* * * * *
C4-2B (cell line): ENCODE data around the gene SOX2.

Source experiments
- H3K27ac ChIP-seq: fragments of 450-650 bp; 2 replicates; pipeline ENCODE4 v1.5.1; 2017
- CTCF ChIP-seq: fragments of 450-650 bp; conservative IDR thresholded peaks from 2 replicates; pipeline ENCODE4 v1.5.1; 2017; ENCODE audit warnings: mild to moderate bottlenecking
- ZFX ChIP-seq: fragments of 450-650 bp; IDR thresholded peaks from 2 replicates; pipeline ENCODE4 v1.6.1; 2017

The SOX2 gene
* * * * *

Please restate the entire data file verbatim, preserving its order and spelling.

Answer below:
C4-2B (cell line): ENCODE data around the gene SOX2.

Source experiments
- H3K27ac ChIP-seq: fragments of 450-650 bp; 2 replicates; pipeline ENCODE4 v1.5.1; 2017
- CTCF ChIP-seq: fragments of 450-650 bp; conservative IDR thresholded peaks from 2 replicates; pipeline ENCODE4 v1.5.1; 2017; ENCODE audit warnings: mild to moderate bottlenecking
- ZFX ChIP-seq: fragments of 450-650 bp; IDR thresholded peaks from 2 replicates; pipeline ENCODE4 v1.6.1; 2017

The SOX2 gene